But population growth isn’t the only factor at play here. Today, at least one-third of people worldwide are in desperate need of more material resources in order to rise above the poverty line and achieve basic standards of nutrition, housing, and sanitation. In the face of severe wealth inequality around the world, progressively-minded, environmentally-concerned people should fully support the economic advancement of the one-third of humanity who truly need it.
However, this means that the ecological footprint of individuals will significantly increase in areas like sub-Saharan Africa, while the population also rapidly expands. The combination of growing population and rising consumption will put an exponentially increased amount of pressure on our planet. The Earth is already approaching the breaking point, thanks primarily to more than 100 years of industrialized overconsumption and reckless waste in economically-advanced nations.
Progress Through Behavioral Changes
To move toward a more sustainable planet, humanity needs to embrace some significant behavioral changes. On a global scale, we need to shrink our ecological footprint.
We must vastly reduce the total resources that we extract, produce, and consume. Then, we must fundamentally restructure our relationship with natural resources to enable social justice worldwide—for example, by enabling people living in poverty in sub-Saharan Africa to enjoy basic standards of nutrition, housing, and sanitation.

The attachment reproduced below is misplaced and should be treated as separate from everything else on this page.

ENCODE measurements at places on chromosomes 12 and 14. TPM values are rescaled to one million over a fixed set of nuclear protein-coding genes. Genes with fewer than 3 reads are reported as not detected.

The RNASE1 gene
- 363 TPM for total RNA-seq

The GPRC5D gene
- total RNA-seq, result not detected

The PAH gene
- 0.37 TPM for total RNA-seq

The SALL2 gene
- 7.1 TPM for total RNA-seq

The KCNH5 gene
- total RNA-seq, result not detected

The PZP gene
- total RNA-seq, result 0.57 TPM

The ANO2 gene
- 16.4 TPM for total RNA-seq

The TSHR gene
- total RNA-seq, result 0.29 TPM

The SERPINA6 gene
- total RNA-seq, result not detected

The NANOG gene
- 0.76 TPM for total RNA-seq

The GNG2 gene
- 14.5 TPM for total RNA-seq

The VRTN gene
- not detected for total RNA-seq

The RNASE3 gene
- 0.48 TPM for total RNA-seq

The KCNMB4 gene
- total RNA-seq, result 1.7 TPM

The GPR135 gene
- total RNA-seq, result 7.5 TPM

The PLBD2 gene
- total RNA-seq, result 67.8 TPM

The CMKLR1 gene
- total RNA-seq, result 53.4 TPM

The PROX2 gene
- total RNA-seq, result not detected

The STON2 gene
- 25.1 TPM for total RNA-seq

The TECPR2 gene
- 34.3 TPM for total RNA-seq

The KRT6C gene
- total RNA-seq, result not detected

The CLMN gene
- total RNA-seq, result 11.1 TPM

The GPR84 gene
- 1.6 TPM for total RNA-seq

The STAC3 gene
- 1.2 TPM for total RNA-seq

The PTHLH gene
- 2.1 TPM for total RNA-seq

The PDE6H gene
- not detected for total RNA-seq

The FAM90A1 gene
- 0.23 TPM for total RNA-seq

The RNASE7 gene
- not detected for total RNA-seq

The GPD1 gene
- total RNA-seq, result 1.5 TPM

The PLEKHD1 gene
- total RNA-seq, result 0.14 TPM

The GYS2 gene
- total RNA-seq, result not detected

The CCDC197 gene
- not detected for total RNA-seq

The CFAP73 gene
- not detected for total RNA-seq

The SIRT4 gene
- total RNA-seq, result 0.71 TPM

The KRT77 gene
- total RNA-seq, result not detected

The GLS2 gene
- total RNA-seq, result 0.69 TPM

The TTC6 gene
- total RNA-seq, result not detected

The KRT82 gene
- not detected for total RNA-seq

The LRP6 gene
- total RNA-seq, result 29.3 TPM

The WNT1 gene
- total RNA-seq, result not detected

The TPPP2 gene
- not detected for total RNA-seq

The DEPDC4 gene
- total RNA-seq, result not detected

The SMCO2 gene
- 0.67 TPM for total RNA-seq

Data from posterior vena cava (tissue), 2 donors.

To achieve sustainability, the supply and demand pieces of our ecological footprint must align. That requires stable and prosperous human populations that can be fully supported by local and regional renewable resources. In addition, the populations must have a total ecological footprint that leaves room for non-human life—all forms of flora and fauna—to flourish and prosper.
To work toward the goal of stabilizing human populations, Population Media Center (PMC) creates educational media that addresses population growth, its impact on the environment, and women’s rights. We see examples of real people who are impacted by these efforts all the time. One inspiring story comes from a couple in Burkina Faso who were fans of a popular radio program Yam Yankré (“The Choice).